Frequent headaches and dizziness

I wish I could crawl into my son's head to see what he's feeling. As a parent, it's hard not being able to truly understand what Ryan's going through right now. Since his bleed, he's had frequent headaches (ranging from 5-7 on a scale of 1-10 with 10 being the worst ever) and dizziness (ranging from 3-6). Is this normal? He hasn't had a craniotomy (although he did have a brain biopsy on March 9th) or any other treatment for his AVM yet. Can the AVM itself cause headaches and dizziness even after the hematoma has been re-absorbed into the body? Could it be from his biopsy? It's frustrating because he's missed 70 out of the last 90 days of school since his AVM ruptured. Any insight would be appreciated!

He’s on Dilantin and is in the process of being switched SLOWLY over to Keppra for seizure activity. These headaches and dizziness have been very consistent, though, since his AVM bled at the end of February. The meds have not been as consistent.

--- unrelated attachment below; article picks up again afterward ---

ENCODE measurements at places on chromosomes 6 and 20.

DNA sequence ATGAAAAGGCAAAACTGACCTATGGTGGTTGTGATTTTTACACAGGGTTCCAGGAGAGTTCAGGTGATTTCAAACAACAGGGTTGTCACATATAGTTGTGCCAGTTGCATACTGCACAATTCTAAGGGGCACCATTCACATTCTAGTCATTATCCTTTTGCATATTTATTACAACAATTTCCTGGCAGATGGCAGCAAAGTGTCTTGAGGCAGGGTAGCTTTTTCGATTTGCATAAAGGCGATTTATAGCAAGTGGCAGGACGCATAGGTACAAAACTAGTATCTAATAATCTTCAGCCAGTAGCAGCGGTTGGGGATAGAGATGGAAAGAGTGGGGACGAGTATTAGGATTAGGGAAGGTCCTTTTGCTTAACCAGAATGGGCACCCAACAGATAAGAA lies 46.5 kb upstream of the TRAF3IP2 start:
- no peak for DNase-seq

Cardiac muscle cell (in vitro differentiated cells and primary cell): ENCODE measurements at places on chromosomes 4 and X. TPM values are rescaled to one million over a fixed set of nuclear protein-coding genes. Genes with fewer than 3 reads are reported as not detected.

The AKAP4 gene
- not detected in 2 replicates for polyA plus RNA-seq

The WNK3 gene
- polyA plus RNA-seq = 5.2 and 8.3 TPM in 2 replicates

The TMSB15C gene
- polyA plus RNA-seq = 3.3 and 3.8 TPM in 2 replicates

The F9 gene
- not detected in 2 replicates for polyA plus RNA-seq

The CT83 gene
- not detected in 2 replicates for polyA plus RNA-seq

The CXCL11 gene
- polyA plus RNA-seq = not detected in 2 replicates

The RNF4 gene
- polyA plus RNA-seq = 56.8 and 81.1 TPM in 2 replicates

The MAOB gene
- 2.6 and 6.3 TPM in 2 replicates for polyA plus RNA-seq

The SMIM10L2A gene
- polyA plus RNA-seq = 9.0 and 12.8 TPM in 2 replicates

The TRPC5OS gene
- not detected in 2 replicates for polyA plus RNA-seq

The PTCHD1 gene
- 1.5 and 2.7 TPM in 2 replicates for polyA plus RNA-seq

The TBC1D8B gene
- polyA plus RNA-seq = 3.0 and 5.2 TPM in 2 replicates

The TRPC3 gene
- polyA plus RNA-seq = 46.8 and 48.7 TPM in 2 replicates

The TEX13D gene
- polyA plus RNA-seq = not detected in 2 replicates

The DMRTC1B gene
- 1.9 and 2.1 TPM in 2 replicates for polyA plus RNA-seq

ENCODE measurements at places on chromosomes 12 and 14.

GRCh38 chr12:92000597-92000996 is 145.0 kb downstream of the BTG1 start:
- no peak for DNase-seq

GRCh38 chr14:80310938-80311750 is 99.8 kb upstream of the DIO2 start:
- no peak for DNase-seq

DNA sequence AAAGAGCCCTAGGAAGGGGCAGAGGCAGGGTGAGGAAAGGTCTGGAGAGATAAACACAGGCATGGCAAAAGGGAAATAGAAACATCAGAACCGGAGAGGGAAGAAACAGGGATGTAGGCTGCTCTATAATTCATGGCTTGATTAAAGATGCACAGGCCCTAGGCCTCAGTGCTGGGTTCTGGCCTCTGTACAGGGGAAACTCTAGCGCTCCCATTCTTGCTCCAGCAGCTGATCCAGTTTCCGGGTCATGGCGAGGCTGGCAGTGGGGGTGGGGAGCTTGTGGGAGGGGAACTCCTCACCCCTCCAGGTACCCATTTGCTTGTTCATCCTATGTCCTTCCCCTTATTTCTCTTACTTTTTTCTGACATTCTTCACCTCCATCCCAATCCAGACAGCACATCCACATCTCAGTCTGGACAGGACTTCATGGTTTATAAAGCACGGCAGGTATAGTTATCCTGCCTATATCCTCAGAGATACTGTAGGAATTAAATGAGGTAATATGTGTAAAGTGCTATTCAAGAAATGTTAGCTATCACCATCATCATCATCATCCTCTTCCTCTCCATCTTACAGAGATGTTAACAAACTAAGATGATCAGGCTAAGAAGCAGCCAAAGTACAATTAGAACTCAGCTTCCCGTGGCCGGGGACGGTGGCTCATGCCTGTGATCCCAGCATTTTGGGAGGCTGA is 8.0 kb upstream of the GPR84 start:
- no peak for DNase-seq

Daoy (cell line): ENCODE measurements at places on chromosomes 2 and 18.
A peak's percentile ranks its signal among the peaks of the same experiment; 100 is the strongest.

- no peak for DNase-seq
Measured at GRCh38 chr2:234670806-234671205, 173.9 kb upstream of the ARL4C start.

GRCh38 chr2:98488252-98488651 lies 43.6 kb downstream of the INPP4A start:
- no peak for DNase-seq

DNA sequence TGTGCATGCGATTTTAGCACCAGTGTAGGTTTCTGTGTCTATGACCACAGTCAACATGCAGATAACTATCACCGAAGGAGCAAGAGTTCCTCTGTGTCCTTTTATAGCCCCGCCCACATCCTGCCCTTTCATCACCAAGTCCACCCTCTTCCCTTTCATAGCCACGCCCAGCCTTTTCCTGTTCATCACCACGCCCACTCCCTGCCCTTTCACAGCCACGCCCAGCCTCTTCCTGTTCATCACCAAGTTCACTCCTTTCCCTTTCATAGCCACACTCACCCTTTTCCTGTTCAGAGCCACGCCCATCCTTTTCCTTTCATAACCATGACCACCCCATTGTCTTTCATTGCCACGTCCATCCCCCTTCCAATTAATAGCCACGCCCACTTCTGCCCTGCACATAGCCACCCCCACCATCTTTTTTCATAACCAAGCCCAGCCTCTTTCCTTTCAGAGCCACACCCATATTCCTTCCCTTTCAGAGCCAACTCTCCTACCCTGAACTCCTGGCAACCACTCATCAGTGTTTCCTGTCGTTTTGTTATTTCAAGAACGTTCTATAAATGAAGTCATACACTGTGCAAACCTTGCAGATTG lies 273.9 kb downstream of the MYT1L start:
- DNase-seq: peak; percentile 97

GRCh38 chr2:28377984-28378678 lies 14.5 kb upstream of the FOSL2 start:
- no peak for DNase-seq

This sounds fairly normal and consistent with how things have been for me and others that I have read about. After my slight bleed I had headaches and dizziness for a few months and still have them occasionally and its been six months.

My daughter Elizabeth had a massive brain hemorrhage from an AVM rupture in 2007. She has had frequent headaches since that time. At first, even after a short period of activity she would have a headache - especially if it was reading, watching tv or on the computer. Riding in the car always caused a severe headache. She was on Tegretol in the beginning but that just made her sleepy. After her AVM was embolized she started having normal EEG’s so the doc took her off the Tegretol. We are 3 years out now and she is still having headaches. I would say 2-3 per week. She sometimes still complains of dizziness and blurred vision too.
I can sympathize with your situation. Elizabeth was in 11th grade when her AVM ruptured. She was never able to finish high school. We filled out the paperwork for disability and with her medical records they approved it first time through.
Why did your son have a brain biopsy?? Just wondering – I am a Registered Nurse.